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Who knew? Shenzhen does have some history

Posted: 09/25/2013 11:00 am

As an op-ed in Shenzhen Daily pointed out in 2011, Shenzhen is not just a 30 year-old cultural wasteland. The city has relics that show the first county was established here more than 1,700 years ago, and the first human activity here is known to have taken place 6,700 years ago, during the Neolithic Age.

An article in Shenzhen Economic Daily which listed five ancient buildings in the city has been doing the rounds on Sina Weibo. Here they are:

Crane Lake New Dwelling

Hehu Xinju, also known as Crane Lake New Dwelling, is the largest example of Hakka vernacular architecture in the country. According to the book Hakka Enclosed Houses, it was built in 1817 and is the ancestral house of the Luos which occupies an area of 2.5 hectares in Longgang.

Crane Lake New Dwelling, image courtesy of Sina Weibo

The Temple Guy blog describes it as being made of three central structures and two horizontal houses that are separated by walls. Inside the walls are found houses, halls, rooms and wells which are scattered evenly apart and are well preserved.

In 1996, the local government converted it into a museum dedicated to Hakka culture, which means visitors are free to enter most of the estimated 300 rooms.

Dawan Building

Dawan Dwelling, which is located in Pingshan Town and was built in 1791, occupies an area of 15,000 square metres and was the home of Hakka settlers.

Dawan Village, image courtesy of Sina Weibo

It was named a city-level protected heritage site in 1984 and a provincial level protected site in 2002.

Visitors to the dwelling get a good idea as to how the Hakka people lived in previous centuries.

Longtian Dwelling

Located at Tianduanxing village in Kengzi Town and built in 1837, Longtian Dwelling is the best preserved Hakka dragon house in the city.

Longtian Dwelling, image courtesy of Sina Weibo

There is a 16-metre wide pool outside, resembling a city moat. Such dwellings were built to be difficult to attack, which may be because in ancient China many exiles were sent to the south. For this reason, it appears imposing from the outside while inside it is very compact.

Dapeng Ancient City

Built in 1394, Dapeng Ancient City was built as a fortress from which Japanese pirates would be combated during the Ming Dynasty.

Dapeng Ancient City, image courtesy of Sina Weibo

In the early Qing Dynasty it became a naval base, playing an important role in the Opium Wars.

In 2004, it was named among the 8 most important scenic spots in Shenzhen, along with Dameisha, Xiaomeisha, and Lianhua Mountain.

Although people live in the city, much of it is extremely well preserved.

Xin’an Ancient City

Despite having largely been demolished and replaced with modern urban buildings, Nanshan District’s Xin’an Ancient City (also known as Nantou Ancient City) still boasts a number of historic buildings such as naval and civic headquarters, an opium den and even a brothel.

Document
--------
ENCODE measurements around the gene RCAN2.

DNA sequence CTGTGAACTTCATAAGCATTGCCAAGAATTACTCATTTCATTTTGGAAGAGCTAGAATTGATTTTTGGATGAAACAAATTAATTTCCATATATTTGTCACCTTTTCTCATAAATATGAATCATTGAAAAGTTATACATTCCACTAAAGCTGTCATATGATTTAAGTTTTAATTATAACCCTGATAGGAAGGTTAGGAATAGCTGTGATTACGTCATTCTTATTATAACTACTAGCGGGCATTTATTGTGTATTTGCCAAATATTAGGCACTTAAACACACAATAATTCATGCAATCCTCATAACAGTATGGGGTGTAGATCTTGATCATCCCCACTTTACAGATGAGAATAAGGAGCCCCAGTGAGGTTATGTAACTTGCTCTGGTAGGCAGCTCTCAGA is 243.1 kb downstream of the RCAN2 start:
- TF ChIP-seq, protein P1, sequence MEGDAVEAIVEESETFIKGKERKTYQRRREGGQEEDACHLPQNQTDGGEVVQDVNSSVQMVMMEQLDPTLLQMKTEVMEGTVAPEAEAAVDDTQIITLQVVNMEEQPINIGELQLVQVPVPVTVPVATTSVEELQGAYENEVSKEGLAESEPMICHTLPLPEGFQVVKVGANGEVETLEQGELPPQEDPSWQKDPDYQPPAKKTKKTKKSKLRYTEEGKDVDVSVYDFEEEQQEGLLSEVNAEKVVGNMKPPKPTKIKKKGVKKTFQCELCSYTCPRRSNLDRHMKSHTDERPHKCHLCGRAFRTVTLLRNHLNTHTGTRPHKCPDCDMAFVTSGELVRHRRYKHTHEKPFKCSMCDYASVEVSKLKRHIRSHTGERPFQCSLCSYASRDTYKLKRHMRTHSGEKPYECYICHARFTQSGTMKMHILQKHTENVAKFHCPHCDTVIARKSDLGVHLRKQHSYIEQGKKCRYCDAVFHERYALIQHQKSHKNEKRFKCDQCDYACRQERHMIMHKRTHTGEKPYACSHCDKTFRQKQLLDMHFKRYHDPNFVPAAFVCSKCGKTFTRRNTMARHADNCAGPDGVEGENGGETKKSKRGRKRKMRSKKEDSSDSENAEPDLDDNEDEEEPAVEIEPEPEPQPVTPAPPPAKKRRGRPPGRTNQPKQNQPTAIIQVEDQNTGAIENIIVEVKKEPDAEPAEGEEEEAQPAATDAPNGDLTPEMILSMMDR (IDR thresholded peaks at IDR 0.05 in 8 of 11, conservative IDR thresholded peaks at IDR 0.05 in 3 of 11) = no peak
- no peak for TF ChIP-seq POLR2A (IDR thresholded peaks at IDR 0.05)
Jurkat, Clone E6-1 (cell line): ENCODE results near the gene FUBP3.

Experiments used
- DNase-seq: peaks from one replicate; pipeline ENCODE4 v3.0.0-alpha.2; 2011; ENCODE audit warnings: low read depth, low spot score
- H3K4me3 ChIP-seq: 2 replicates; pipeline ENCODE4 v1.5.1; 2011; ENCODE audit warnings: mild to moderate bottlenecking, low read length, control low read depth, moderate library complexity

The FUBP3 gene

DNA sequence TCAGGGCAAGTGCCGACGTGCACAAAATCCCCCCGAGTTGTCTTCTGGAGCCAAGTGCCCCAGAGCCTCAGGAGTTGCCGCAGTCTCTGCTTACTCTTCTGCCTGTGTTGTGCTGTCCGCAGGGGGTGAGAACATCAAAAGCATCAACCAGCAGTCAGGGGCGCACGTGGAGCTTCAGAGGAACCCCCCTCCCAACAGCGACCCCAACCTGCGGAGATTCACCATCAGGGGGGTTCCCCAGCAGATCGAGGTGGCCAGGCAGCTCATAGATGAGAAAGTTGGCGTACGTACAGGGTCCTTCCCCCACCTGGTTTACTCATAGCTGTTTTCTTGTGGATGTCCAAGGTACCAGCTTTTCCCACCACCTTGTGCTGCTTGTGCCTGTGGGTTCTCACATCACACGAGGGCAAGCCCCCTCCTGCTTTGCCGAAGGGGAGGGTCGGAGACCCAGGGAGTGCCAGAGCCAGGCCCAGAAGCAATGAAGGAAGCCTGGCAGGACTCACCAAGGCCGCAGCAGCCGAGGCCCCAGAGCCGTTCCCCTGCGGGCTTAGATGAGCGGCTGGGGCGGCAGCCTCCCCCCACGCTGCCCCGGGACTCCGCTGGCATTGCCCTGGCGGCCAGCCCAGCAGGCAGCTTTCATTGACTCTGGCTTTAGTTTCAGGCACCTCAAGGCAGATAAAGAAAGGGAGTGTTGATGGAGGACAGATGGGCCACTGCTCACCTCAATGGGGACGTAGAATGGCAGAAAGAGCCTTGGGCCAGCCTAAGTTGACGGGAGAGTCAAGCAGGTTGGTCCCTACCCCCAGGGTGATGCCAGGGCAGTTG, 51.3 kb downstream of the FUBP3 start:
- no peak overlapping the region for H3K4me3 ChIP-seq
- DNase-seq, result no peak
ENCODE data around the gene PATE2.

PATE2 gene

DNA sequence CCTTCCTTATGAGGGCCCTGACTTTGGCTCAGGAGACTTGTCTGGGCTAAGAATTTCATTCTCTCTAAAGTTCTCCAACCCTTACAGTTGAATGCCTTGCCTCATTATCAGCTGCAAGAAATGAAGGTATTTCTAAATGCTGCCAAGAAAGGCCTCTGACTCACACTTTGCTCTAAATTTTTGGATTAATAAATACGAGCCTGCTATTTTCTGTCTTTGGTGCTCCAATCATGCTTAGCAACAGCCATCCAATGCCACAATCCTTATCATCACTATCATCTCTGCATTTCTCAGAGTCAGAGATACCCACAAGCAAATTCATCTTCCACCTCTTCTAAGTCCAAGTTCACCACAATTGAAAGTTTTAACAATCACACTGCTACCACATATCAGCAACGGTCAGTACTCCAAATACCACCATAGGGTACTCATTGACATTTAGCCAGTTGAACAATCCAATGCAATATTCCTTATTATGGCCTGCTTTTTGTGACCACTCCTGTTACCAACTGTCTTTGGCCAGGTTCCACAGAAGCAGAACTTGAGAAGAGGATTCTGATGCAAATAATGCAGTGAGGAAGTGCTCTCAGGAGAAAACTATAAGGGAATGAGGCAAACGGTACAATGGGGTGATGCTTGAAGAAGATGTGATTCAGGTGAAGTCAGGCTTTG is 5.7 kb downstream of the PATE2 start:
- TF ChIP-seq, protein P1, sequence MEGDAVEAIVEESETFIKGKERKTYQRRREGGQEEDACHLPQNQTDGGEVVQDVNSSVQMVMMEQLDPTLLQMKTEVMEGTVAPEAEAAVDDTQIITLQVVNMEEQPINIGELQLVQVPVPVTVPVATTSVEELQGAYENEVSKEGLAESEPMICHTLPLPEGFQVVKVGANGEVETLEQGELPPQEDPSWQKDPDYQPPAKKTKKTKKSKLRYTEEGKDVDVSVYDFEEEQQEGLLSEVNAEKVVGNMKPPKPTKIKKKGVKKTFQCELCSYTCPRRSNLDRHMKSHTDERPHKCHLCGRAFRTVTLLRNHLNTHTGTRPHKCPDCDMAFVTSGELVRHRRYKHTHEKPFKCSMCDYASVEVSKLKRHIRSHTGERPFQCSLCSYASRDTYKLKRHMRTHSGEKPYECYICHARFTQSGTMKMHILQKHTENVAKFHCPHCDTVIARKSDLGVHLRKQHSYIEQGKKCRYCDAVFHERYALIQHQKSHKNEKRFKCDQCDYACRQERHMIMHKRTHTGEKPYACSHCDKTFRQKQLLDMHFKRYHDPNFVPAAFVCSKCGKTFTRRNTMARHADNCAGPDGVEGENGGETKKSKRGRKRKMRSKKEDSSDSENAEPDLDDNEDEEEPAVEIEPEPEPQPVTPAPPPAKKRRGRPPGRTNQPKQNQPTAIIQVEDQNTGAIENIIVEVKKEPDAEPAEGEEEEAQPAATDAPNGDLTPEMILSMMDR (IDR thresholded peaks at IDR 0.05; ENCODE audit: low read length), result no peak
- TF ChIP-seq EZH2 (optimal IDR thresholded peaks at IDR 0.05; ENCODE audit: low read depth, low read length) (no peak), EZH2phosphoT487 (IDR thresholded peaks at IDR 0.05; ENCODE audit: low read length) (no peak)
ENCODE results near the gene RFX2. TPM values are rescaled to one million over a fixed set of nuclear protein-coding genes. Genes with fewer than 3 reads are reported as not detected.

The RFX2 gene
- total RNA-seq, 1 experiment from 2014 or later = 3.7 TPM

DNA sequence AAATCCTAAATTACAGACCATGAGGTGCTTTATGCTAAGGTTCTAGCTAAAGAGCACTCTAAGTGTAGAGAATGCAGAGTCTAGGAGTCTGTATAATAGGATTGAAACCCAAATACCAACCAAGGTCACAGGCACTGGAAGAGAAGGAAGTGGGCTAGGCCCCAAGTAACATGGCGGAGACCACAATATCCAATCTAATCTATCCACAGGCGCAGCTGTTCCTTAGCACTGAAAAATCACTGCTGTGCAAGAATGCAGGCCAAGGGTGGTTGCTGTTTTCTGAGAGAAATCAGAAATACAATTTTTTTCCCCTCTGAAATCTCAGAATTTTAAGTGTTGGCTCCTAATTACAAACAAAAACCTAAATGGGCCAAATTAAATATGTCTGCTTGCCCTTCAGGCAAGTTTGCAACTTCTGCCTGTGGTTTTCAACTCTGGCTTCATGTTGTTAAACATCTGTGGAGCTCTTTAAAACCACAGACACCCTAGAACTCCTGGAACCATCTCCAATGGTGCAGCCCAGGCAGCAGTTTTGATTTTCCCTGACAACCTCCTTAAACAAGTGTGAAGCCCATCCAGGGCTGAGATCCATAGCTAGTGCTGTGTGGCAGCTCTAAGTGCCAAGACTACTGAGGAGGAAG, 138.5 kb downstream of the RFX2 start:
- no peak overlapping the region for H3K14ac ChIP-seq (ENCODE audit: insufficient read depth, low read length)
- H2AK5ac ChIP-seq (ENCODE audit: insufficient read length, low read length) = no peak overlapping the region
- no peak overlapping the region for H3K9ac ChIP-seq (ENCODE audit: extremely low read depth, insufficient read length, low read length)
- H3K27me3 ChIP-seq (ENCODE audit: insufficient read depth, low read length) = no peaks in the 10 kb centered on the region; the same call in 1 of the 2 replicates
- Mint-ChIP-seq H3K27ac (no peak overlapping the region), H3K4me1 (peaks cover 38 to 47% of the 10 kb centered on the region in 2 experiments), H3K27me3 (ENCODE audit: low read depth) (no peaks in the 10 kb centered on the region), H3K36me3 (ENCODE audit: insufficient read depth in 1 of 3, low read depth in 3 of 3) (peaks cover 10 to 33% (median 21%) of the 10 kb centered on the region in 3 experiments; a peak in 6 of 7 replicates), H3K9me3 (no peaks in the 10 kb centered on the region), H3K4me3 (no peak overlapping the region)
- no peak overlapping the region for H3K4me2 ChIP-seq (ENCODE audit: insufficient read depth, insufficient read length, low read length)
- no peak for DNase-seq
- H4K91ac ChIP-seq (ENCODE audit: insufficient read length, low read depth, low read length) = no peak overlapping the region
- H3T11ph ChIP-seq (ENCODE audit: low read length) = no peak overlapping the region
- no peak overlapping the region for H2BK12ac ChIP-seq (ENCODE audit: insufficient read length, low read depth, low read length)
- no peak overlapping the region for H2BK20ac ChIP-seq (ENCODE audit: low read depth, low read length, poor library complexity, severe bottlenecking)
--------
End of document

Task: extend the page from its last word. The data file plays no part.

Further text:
The area, which boasts 1730 years of history, is still the political, trade and cultural hub of Nanshan.

Xin’an Ancient City, courtesy of Google Images

According to research, what is now the southern part of the city was completed around 1394 under the rule of the Hongwu Emperor during the Ming Dynasty.

It was established as a county in 1573 under the Wanli Emperor and the city became known as Dongguan Castle. At that time, around 1,000 soldiers would be stationed there, commanded to protect the areas now known as Shenzhen, Dongguan and Hong Kong, according to James Baquet of Shenzhen Daily.

The castle’s gate still stands next to Zhongshan Park.


Everybody get wet! Dongguan set for annual water fight on March 13

Posted: 03/6/2013 7:00 am

If you’re going out in Dongguan’s Dongkeng Village on March 13 make sure your electronic devices are stored away and whatever you do, don’t wear white. On the second day of the second month of every lunar year, the city marks Body Selling Day (not what you think it is), of which the water fights are now the main part.

According to Baidu Baike, in ancient times peasants in what is now Dongguan would present themselves in the town square on this day to meet the gods. By the late Ming Dynasty (1368-1644), a custom had developed in which those who did not own land would appear in the public square and bow down wearing bamboo hats. Those who owned land would come along and select who to employ for a year, hence the name Body Selling Day.

For reasons that this author cannot quite fathom, the main feature of the modern manifestation of Body Selling Day is a massive water fight in Dongkeng Village. The locals will make a killing from selling water pistols and water balloons, Dongguan Deputy Culture Minister Liu Cheng told Southern Metropolis Daily.

Remember what colour not to wear

Apparently it is good luck to both soak others and to be soaked. People form teams and it gets quite strategic. For obvious reasons, people wearing white are particularly popular targets.

Join a team if you don’t want to end up on the receiving end of this kind of treatment

The tradition is part of Guangdong Province’s Intangible Cultural Heritage, so if you soak an expat on that day, just tell them you are providing them with a free cultural experience.

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